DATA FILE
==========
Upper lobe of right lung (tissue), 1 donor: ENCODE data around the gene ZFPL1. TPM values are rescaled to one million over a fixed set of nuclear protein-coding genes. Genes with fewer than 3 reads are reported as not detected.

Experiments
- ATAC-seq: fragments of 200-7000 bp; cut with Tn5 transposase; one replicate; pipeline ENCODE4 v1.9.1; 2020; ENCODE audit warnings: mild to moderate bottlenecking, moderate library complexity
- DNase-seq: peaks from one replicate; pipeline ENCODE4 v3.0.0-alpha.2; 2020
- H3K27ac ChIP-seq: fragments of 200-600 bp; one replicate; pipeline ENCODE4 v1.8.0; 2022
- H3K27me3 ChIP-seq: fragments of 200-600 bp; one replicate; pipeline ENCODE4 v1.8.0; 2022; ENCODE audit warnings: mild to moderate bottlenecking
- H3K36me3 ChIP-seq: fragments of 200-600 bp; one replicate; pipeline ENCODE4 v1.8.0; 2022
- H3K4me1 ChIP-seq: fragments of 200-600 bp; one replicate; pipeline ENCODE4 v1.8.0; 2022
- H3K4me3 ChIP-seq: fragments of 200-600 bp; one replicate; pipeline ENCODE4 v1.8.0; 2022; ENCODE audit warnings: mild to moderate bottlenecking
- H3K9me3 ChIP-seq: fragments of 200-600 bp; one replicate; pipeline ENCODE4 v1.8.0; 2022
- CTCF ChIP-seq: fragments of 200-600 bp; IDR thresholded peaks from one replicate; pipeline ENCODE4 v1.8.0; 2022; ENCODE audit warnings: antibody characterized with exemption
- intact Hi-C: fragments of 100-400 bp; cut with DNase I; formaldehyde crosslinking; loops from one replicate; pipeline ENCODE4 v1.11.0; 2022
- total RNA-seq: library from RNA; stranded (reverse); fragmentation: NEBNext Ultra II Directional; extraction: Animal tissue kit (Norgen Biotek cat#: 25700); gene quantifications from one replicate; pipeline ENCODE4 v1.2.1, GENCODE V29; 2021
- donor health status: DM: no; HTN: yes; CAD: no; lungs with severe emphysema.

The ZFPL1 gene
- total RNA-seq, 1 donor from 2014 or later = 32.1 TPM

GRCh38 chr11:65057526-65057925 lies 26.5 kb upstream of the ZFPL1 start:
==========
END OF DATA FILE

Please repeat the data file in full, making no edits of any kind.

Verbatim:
Upper lobe of right lung (tissue), 1 donor: ENCODE data around the gene ZFPL1. TPM values are rescaled to one million over a fixed set of nuclear protein-coding genes. Genes with fewer than 3 reads are reported as not detected.

Experiments
- ATAC-seq: fragments of 200-7000 bp; cut with Tn5 transposase; one replicate; pipeline ENCODE4 v1.9.1; 2020; ENCODE audit warnings: mild to moderate bottlenecking, moderate library complexity
- DNase-seq: peaks from one replicate; pipeline ENCODE4 v3.0.0-alpha.2; 2020
- H3K27ac ChIP-seq: fragments of 200-600 bp; one replicate; pipeline ENCODE4 v1.8.0; 2022
- H3K27me3 ChIP-seq: fragments of 200-600 bp; one replicate; pipeline ENCODE4 v1.8.0; 2022; ENCODE audit warnings: mild to moderate bottlenecking
- H3K36me3 ChIP-seq: fragments of 200-600 bp; one replicate; pipeline ENCODE4 v1.8.0; 2022
- H3K4me1 ChIP-seq: fragments of 200-600 bp; one replicate; pipeline ENCODE4 v1.8.0; 2022
- H3K4me3 ChIP-seq: fragments of 200-600 bp; one replicate; pipeline ENCODE4 v1.8.0; 2022; ENCODE audit warnings: mild to moderate bottlenecking
- H3K9me3 ChIP-seq: fragments of 200-600 bp; one replicate; pipeline ENCODE4 v1.8.0; 2022
- CTCF ChIP-seq: fragments of 200-600 bp; IDR thresholded peaks from one replicate; pipeline ENCODE4 v1.8.0; 2022; ENCODE audit warnings: antibody characterized with exemption
- intact Hi-C: fragments of 100-400 bp; cut with DNase I; formaldehyde crosslinking; loops from one replicate; pipeline ENCODE4 v1.11.0; 2022
- total RNA-seq: library from RNA; stranded (reverse); fragmentation: NEBNext Ultra II Directional; extraction: Animal tissue kit (Norgen Biotek cat#: 25700); gene quantifications from one replicate; pipeline ENCODE4 v1.2.1, GENCODE V29; 2021
- donor health status: DM: no; HTN: yes; CAD: no; lungs with severe emphysema.

The ZFPL1 gene
- total RNA-seq, 1 donor from 2014 or later = 32.1 TPM

GRCh38 chr11:65057526-65057925 lies 26.5 kb upstream of the ZFPL1 start: